The new Facebook algorithm 02 Nov 12 12:05PM EST |
Since its initial public offering in May this year, revenue has become a key priority for Facebook, and this is having consequences for users, businesses, and non-profits alike.
Facebook has implemented a new algorithm to control what people see in their newsfeed, so not all their friends or pages' posts will show up. As a result, people who like hundreds of pages and have a lot of friends won't have their newsfeed clogged up by information they do not want, which has some obvious benefits for users who may want to avoid being bombarded every time they log on. But it also makes it harder for pages to reach their audience.
Currently, it’s estimated that a given page will only be able to reach 16% of people who have “liked” it. The page owner’s ability to get their posts on the newsfeeds of their fans depends on several factors.
Firstly, Facebook prioritises more recent posts over older ones. This means that successful posts must be able to make a large impact within a short period of time in order to ensure a large overall reach.
Secondly, Facebook tries to match a person’s feed to their interests. The algorithm learns what these interests might be through a user’s actions over time. It will prioritise certain kinds of content depending on what it can learn about a user.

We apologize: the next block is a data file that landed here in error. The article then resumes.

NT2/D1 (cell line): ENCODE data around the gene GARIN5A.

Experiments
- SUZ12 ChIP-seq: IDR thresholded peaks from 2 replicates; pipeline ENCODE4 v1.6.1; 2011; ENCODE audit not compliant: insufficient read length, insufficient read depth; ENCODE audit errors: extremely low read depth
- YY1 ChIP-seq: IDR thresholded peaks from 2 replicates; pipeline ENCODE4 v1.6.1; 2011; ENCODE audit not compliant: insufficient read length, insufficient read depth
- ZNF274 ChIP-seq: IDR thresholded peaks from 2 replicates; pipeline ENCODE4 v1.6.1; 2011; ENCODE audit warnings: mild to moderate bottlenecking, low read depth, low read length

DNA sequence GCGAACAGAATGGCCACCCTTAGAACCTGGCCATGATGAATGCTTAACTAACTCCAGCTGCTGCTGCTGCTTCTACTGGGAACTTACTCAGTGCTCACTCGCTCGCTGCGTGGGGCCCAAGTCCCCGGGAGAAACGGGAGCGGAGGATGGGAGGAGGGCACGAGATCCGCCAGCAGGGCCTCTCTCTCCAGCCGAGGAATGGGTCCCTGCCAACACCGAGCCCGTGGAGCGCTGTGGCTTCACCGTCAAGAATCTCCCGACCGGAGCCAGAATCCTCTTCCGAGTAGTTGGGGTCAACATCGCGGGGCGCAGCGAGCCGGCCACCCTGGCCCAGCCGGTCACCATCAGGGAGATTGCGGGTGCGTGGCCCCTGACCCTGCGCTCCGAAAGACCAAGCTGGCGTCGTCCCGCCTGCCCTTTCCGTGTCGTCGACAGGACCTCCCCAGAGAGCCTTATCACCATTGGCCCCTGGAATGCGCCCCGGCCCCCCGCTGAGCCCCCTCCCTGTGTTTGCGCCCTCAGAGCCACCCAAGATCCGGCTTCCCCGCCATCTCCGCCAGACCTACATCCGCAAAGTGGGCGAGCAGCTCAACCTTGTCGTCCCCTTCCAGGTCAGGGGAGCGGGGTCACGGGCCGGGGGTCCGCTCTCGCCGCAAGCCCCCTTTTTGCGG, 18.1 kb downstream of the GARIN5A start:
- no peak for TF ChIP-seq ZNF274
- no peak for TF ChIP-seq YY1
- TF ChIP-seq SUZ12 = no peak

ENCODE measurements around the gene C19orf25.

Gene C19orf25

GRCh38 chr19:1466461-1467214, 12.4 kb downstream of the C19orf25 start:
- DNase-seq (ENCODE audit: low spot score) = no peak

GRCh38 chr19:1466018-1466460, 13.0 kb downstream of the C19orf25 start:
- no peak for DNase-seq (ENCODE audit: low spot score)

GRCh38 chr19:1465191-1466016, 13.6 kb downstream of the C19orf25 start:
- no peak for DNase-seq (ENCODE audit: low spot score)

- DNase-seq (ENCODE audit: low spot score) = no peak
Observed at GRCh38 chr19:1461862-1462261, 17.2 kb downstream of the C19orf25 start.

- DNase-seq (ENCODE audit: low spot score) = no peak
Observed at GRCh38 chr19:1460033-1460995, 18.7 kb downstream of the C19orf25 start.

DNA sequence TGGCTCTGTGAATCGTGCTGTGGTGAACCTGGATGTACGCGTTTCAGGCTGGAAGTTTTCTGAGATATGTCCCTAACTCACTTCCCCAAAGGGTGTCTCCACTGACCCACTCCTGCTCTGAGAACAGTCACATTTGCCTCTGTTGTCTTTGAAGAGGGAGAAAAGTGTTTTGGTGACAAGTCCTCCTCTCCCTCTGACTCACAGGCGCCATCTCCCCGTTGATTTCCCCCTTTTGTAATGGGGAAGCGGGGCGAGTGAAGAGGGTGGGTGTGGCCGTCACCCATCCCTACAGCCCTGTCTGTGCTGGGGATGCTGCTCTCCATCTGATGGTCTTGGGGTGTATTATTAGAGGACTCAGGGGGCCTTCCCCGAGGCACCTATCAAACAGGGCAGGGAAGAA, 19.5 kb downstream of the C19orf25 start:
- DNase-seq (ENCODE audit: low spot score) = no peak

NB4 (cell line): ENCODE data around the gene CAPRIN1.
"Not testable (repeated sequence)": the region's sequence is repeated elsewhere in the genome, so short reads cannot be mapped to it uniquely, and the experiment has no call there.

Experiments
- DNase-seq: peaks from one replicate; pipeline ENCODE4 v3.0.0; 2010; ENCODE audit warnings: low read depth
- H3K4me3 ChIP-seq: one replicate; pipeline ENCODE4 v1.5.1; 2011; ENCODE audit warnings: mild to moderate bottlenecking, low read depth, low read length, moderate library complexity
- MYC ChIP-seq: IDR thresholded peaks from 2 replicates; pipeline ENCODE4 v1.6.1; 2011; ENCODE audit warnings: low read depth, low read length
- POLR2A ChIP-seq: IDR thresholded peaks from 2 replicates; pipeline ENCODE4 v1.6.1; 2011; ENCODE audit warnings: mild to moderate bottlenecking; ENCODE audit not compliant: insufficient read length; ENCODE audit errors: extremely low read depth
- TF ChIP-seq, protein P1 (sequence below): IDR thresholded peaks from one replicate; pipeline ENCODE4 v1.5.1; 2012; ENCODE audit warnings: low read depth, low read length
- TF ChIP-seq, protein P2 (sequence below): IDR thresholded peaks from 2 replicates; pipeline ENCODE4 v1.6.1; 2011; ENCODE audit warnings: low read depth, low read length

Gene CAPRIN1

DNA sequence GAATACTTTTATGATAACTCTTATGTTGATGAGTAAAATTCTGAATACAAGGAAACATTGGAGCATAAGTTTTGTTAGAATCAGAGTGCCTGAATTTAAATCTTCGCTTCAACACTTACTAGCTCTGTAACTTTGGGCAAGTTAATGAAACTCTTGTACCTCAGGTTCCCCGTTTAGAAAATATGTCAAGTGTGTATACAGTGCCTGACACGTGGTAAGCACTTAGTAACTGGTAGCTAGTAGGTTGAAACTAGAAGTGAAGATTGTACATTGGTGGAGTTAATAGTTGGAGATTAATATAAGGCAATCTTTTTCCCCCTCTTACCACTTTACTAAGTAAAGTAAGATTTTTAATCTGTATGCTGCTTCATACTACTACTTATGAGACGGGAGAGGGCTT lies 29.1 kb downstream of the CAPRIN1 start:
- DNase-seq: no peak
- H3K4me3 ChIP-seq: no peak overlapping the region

The positive side of this is that pages are forced to adapt their content to suit the desires of their audience. Users are better served by content that is of more interest to them. There are strategies that pages can implement to organically grow their audience, which mostly revolve around trying to learn what it is that appeals to their fans. Users can also tell Facebook of pages they want to keep track of by creating favourite page lists, and pages can encourage their audience to do just that.
However, the best way for pages to expand their reach is by paying - which many page owners (especially non profits) do not have the resources to do.
One potential drawback of this system is that it can create a “filter bubble” which isolates users from different content. People may find it harder to stumble upon interesting or new information, unless it is paid advertising. And for non profits to ensure they have an effective Facebook presence, they will need to develop strategies to tailor their content to the interests of their fans. However, for those who are dedicated to enacting change, it can be difficult to create content that both appeals to the existing interests of their followers, while also attempting to stimulate new ways of thinking.
All audiences are likely to be different, so every organisation will need to take some time to learn about their followers. This requires a lot of trial and error as pages will need to see which posts do well, and which ones do not.
In addition to attempting to follow a user’s interests, the algorithm prioritises updates made directly to Facebook rather than through third-party applications such as HootSuite. It is also likely to give greater weight to Facebook content, such as videos uploaded to the site, as opposed to embedded YouTube videos.
The Facebook algorithm has both positives and negatives for consumers. But one thing appears certain - as Facebook continues its efforts to boost revenue, this will be the first of many changes.
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